I always try to explain to my clients during the consultation and again at their session on what the next process is after their session. I tell them I will load and back-up their images, edit them and then present them in a slideshow and shopping cart for them to enjoy and share. I’ve had clients ask “what do you mean by edit?”. I don’t know that I’ve ever really gone into detail about what happens immediately following a session and the time it takes to “edit” images. Thanks to Laura over at Pretty Presets for sharing these before and after templates this week I decided now would be a great time to walk through the process with all of you. It starts right after our session. I take the the card(s) of digital images to my computer, creating a new folder with your name for easily finding you on my system, it would really stink to lose a client after all 🙂 and transfer all images to the folder. I then burn a disk with all of the images as a back-up. If time allows I’ll grab a few images to quickly edit and post some sneak peeks (assuming the model release has been signed, many clients prefer their children/families not appear on the blog or Facebook pages). Then the process begins with me choosing the best images. I am sure if you’ve had portraits taken by me you know I take a lot, sometimes to make sure I have everyone looking (if it’s that kind of session), sometimes to capture the image in both close-up and full length and other times because I’m trying to capture a series of images. When you take 200+ images you know some aren’t going to be great, some are repeats and some just aren’t quite right, this makes it easy to narrow down. I try to find the best 30ish images, sometimes it’s more, rarely is it less (mini sessions are the exception). Then the fun begins. I crop the images in an eye pleasing way, then spend several minutes on each image tweaking things just so. Many times the images don’t need much, just a little boost here and a little boost there. Other times I have a vision on how I want the image to look but need to “play” with it a bit to get it just right. And to many times I find myself lost in making it the “best” image possible. When the session has been edited, I resize all of the images for uploading to the web, prepare the slideshow and shopping cart and email all of the information out for you to view and order your portraits. The process from start to finish is anywhere from 2 to 4 hours depending on how many images (senior sessions have taken longer yet!) I’ve taken, how many changes of location and clothing were involved and whether or not I was an airhead and forgot to change my camera settings when changing lighting conditions (umm, yea, not the smartest to admit that, but it has happened). Don’t judge, I get wrapped up in what I see unfolding and don’t always remember the fundamentals, at least not for a few minutes when my brain snaps back in place and remembers those dials and buttons on my camera are there for a reason.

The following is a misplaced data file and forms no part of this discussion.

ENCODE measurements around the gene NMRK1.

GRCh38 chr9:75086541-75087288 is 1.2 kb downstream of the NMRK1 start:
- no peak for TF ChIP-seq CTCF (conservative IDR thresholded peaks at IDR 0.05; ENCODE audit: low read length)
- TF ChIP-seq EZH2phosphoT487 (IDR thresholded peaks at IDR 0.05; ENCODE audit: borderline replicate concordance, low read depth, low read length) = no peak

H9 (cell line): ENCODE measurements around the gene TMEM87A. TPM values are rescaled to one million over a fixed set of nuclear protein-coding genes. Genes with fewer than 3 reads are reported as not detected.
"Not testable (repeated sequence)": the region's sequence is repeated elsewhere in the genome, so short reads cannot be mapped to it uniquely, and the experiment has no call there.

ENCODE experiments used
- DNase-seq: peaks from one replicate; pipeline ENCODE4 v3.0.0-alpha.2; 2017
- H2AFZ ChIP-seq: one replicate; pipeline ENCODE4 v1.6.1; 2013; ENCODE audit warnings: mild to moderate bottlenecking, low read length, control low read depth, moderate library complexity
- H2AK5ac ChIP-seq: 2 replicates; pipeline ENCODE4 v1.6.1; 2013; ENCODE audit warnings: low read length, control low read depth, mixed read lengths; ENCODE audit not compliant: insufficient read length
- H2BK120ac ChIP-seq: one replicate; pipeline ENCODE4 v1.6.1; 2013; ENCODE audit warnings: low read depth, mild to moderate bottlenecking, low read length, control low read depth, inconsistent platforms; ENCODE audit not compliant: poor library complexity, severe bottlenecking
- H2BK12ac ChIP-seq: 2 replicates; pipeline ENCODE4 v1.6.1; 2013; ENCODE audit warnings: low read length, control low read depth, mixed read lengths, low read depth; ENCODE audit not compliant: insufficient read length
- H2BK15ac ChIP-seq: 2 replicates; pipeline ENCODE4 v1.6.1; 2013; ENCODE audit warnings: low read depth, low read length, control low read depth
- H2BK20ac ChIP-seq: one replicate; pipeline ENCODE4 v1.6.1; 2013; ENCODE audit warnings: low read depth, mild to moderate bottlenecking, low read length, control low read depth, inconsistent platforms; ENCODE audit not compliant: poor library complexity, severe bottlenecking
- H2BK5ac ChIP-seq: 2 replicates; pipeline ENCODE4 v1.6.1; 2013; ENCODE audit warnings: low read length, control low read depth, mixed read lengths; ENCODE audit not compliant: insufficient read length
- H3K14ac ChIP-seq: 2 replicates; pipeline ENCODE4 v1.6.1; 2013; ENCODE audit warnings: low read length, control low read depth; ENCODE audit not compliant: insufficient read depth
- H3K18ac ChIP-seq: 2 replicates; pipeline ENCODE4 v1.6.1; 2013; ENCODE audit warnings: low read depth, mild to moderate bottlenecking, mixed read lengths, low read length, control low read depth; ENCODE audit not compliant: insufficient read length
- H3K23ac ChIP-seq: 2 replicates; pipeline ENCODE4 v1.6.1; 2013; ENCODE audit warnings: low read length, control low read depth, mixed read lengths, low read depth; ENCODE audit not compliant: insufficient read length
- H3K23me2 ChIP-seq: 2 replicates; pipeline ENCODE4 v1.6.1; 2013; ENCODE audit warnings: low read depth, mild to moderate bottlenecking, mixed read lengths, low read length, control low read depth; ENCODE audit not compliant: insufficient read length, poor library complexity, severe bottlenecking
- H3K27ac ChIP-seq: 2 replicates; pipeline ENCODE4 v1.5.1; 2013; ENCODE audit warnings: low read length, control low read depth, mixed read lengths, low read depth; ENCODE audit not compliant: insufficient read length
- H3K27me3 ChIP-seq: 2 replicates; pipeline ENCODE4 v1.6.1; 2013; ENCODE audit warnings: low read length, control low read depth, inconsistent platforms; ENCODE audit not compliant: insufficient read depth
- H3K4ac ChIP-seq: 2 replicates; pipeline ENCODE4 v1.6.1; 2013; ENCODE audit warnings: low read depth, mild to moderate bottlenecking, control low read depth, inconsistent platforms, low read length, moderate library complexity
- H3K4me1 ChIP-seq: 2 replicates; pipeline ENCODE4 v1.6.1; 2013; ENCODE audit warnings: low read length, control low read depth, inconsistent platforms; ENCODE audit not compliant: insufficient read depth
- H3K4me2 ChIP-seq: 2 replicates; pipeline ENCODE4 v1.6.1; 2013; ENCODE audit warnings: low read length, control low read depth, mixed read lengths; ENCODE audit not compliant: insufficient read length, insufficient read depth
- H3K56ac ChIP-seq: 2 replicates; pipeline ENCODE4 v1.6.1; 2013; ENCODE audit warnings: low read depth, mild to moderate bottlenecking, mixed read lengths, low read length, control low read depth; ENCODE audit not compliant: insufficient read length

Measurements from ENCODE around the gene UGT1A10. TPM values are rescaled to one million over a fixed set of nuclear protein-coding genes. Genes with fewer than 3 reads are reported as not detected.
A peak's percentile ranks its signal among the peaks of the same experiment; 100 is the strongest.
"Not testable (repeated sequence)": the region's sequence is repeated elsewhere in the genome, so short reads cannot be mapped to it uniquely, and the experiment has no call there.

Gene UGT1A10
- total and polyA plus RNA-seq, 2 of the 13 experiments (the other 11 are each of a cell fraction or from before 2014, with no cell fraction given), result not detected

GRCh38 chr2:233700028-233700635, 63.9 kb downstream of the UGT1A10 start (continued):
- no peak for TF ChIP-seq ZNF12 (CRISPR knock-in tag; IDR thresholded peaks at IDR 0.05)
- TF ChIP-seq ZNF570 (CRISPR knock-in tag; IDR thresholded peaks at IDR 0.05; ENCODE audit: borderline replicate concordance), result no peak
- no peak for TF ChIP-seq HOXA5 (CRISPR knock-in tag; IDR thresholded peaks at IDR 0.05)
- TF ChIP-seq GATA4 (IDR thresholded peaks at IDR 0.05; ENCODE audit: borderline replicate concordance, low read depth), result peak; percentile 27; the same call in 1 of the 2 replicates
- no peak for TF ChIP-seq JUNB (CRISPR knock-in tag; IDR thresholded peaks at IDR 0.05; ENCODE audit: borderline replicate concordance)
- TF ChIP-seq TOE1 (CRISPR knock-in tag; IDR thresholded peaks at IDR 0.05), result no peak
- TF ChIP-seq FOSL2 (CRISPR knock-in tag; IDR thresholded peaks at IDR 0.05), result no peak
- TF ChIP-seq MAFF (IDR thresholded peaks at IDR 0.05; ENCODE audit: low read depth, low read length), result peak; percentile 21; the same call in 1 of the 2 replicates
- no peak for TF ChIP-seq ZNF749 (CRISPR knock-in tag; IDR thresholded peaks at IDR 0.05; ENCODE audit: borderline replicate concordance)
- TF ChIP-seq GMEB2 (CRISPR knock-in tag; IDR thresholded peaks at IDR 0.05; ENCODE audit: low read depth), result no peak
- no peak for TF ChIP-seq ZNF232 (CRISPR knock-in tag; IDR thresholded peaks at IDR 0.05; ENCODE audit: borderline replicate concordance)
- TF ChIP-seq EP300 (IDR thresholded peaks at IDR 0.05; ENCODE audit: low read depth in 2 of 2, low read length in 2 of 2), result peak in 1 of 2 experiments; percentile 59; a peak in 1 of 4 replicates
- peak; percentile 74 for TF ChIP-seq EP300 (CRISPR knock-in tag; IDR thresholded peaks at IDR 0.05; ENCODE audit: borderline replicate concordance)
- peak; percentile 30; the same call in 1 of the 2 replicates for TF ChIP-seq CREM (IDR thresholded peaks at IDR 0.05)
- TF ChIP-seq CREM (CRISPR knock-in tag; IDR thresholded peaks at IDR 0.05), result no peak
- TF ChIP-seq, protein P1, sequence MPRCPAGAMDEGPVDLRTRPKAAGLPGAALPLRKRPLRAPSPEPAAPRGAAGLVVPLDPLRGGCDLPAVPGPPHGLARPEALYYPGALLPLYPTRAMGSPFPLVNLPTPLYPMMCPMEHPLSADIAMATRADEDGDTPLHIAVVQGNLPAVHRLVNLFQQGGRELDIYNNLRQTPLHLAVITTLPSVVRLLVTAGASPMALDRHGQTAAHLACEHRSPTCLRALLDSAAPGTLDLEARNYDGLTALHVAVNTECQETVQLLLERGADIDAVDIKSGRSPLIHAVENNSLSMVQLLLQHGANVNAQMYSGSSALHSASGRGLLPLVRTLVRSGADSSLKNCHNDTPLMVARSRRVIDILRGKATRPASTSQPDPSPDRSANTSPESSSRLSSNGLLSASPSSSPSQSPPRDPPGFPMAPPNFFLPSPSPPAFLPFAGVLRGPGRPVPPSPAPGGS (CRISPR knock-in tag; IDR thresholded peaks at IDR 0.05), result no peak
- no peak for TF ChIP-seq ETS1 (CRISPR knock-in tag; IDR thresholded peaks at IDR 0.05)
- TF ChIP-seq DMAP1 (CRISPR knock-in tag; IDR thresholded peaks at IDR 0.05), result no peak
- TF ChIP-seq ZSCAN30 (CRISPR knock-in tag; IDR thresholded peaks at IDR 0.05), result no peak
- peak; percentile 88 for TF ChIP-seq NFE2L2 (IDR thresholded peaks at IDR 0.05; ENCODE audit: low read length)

I quickly pulled an image from a session last fall to demonstrate the edit process. The before image is good, it’s properly exposed, the lighting is good (there should never be harsh shadows or black eyes in a portrait, if you have ever paid for portraits with goofy shadows or have black holes where your eyeballs should be do yourself a favor and find a new photographer), technically there isn’t anything wrong with the before image, but it just didn’t have that “pop”. Now I didn’t do a complete and full edit on the after, but I did remove the drool on little man’s chin and brighten him up just enough to make him come alive. With a slight reduction in the red tone he’s good to go. Now if this was an image that is ordered I would go in and fine tune the edits, making sure all the drool was cleaned up (drool can be cute, but in this instance it was just a wet chin) that the white of his hat remained white without losing the texture of the hat and maybe defining the texture of the basket just a smidge more.
Why am I telling you all this… it’s a rainy Sunday. I am working on editing a session, remembered these great templates I downloaded last week and decided to take a break from editing my session and share the process with all of you… don’t you feel lucky now? 🙂 Come on now, I know you’ve always wanted to know what goes on behind the scenes.